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September 2017 – Alba & Noah Join The Team

This is related to PLAY NYC since we met them there, but it’s worth mentioning independently: we hired two awesome audio designers! I had a lot of fun making whistling noises with my mouth as I made the sound effects for the wind in our free Demo… but that wasn’t going to cut it. We needed professionals who love the game, love music, and love adding in detailed sound effects. And we found them!

 

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October 2017 – Crazy Traveling

This month marked the most traveling I’ve ever done in such a short period of time. For some reason, October is designated as “every conference all at once month.” Don’t ask me why…

It seems weird to mention this in our Year In Review because none of these shows were originally intended as “marketing shows.” That means I didn’t go to them expecting to advertise Where Shadows Slumber. Rather, I just wanted to be an anonymous indie developer. That’s why Jack didn’t need to come to these either – we’re trying to minimize the amount of time he takes off from work, so that he can cash those vacation days in for when it really counts. (Or just for actual vacations!)

Anyway, it turns out I suck at being incognito. I won 2nd place at a game pitching contest when I went to Seattle for the last Mobile Games Forum ever, and then got to demo Where Shadows Slumber at IndieCade’s GameTasting event for a few hours in Los Angeles. Whoops! Unite 2017 in Austin, Texas ended up being the best one for networking. I highly recommend that show if you are a Unity developer! Meeting the people who built this game engine is an incredible resource. You can read my recap posts if you’re interested in getting my brutally honest take about what those shows were like.

 

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December 2017 – Ask Me Anything Event

We ended the year by taking your questions on the website AMAfeed. This website simulates the “AMA” threads that are really popular on Reddit. We got way more questions than I expected, and I answered them all – so if you’re dying to know the innermost workings of our hearts, check out our archived post.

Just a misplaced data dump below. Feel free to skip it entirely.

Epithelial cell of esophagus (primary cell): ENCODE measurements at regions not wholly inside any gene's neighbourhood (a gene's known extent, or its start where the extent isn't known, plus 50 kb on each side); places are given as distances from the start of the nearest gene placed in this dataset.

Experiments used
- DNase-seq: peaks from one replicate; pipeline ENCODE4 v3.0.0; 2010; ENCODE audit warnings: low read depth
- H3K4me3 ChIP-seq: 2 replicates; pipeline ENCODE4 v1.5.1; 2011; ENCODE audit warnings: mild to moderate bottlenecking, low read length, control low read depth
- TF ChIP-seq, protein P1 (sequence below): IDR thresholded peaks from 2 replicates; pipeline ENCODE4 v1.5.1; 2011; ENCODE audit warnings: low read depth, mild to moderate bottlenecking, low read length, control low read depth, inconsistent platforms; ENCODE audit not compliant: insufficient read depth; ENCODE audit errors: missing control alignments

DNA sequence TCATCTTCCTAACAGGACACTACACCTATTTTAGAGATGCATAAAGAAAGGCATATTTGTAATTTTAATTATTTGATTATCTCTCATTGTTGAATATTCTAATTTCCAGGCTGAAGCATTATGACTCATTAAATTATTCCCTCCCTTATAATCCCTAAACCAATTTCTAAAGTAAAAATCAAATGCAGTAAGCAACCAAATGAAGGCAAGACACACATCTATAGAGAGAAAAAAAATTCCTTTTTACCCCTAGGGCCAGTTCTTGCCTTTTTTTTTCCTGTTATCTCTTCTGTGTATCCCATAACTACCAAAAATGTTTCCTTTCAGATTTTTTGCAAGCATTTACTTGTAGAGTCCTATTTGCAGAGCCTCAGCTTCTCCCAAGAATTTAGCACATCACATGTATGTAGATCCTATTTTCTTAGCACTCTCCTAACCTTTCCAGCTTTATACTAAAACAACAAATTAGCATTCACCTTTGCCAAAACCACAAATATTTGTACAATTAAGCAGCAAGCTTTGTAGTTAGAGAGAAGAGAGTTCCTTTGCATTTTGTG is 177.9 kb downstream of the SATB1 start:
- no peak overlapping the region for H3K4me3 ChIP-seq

This experience was great. It was like a trial run for a Reddit AMA, which I expect would get more traffic, but would be more demanding. We’ve decided to keep a bank of answers to commonly asked questions on hand, to make sure we can answer questions faster next time! We’ll look into setting one of those up on Reddit. If we do, we’ll post any information about it here to this blog.

 


 

As you can see, 2017 was a year marked by both hectic travel and silent, unrecognized work. It’s not flashy to talk about the long nights we spent in front of the computer plodding along, or the snippets of time we found in our lives to work on this game. People usually want to hear about the big stuff (when’s your next show?) but the hour-to-hour details are harder to chronicle. Rest assured that every big show we attended was book-ended by hours upon hours of work, as we strive to finish Where Shadows Slumber as soon as possible.

Whether you’ve been following this blog all throughout 2017 or you just joined us, we hope to have your support in 2018. Please continue to share our free Demo, our website, and this blog with people in your life who enjoy indie games. Our goal in 2018 is to finish what we started and offer the world a beautiful experience they’ve never seen before. Knowing that there’s an audience out there waiting to enjoy it is a powerful motivator! Get in touch with us by following us on Facebook, Twitter and Instagram, or just by trolling us in the comments [ ^_^]

Happy New Year!

 

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Do you have any interesting resolutions for New Year’s? Let us know in the comments. Thanks for reading!

Frank DiCola is the founder and CEO of Game Revenant, a game studio in Hoboken, NJ.

The Last Mobile Games Forum Ever!

Last week I went to Seattle for the Global Mobile Games Forum. It was my first time going to the event and I didn’t really know what to expect. It’s also the last MGF ever, but we’ll talk more about that later. Read on!

 

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Suddenly, Mobile Games Forum!

Originally, I wasn’t planning on going to the MGF. Usually I know which conventions I’m going to travel to, and I plan it out way in advance. With this show however, I was notified of it by a Mysterious Unnamed Person who was also going. He told me to check it out.

So I looked at their website, which didn’t have a ton of info, but it had a link to download an information packet. I put in my detailed info (email address, phone number, job title) and got the PDF. To my utter shock, I then received this message on LinkedIn from a woman named Louise Gibson-Bolton.